I have been using uber every day to travel to work. Otherwise, my wife and I use her car to get around on the weekend. I am amazed at how many people tell me that this is a mistake and that it is cheaper to get around with your own car. This amazes me.
I sold my car a couple of months ago. I have been using uber every day to travel to work. Otherwise, my wife and I use her car to get around on the weekend. I am amazed at how many people tell me that this is mistake and that it is cheaper to get around with your own car. What amazes me, further, is that these people haven't crunched one number. Yes, not one number. They base their beliefs on preconceived ideas and not evidence.
Well, I crunched the numbers and in my personal circumstances, uber is cheaper to commute to work. Believe me or not (most won't) but buying a car would cost me a lot more money. There are also some negatives of using uber. These are inconsistent driver quality, the need to take a bag with me everywhere (i.e. can't just leave stuff in the boot) and, most importantly, I don't want to have to carry a baby car seat around with me everywhere. So, I am taking delivery of a new car in a few weeks.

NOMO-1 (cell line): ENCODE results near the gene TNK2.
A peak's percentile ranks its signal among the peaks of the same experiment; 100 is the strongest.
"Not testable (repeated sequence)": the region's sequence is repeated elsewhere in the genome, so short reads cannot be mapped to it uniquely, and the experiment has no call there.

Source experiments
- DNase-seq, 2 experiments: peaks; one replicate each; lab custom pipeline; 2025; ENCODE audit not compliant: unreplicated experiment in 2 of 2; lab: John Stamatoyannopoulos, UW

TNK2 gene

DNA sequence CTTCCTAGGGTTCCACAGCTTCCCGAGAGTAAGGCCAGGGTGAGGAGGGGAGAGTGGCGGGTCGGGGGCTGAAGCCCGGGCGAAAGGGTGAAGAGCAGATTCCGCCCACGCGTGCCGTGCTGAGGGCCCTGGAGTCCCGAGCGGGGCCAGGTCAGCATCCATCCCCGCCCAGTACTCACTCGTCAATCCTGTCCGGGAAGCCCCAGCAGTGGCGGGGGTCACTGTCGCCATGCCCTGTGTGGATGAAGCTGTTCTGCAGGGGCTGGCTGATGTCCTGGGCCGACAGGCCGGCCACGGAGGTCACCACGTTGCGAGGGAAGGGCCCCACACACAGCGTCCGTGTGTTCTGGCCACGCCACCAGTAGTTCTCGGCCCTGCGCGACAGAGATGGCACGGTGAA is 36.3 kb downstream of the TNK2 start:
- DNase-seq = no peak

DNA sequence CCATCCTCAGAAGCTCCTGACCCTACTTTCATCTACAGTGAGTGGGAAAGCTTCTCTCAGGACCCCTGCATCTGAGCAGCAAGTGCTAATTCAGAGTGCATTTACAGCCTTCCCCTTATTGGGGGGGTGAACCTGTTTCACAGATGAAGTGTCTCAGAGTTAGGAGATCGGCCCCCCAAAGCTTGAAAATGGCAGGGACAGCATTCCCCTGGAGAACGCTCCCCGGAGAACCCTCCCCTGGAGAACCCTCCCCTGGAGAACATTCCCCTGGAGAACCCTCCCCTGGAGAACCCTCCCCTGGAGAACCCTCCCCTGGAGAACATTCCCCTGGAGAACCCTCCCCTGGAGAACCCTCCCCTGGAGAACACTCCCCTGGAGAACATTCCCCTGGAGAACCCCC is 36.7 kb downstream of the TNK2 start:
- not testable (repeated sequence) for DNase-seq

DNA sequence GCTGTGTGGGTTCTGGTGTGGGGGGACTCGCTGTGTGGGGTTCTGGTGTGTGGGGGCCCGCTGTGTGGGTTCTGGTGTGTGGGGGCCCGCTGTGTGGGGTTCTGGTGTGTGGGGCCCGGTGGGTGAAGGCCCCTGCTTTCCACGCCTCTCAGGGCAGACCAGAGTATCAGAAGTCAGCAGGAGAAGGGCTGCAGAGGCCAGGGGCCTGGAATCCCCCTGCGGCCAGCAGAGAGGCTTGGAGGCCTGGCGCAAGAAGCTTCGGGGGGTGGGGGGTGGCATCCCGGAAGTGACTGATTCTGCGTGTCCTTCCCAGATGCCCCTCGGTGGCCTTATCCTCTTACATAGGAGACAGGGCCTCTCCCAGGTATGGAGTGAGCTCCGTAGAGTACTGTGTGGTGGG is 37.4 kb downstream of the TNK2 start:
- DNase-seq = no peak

The point is that people just believe things based on no evidence. It is the same with investing. Active managers are the best at this. They will tell you things that sound great in theory but have very little evidence to support them.
- "We have large highly-skilled research teams that uncover opportunities the rest of the market can't."
- "We can rotate in and out of sectors at the right time."
- "If you invested R100 on "x" date you would have had R[insert large sum of money]" (yes, pick one data point and ignore any investor behavior)
And so on... This year I am going to try to use only evidence on Forget the Noise. I will, of course, have opinions but I will try back them up with hard numbers. I will also try not to use numbers that only confirm my thinking.
The first piece of hard data I use is dividend yield, growth and cover. My hypothesis is companies that have these favourable metrics make better investments and will tend to be in business for a long time. The research on Dividend Aristocrats (albeit US-based) shows this to be the case. Of course, some divided companies will fail and other companies with poor dividend metrics will do well. Nothing is certain.
Forget the Noise is "not get rich quick". We collect and grow dividends. Often this takes a while. Join us to do the same!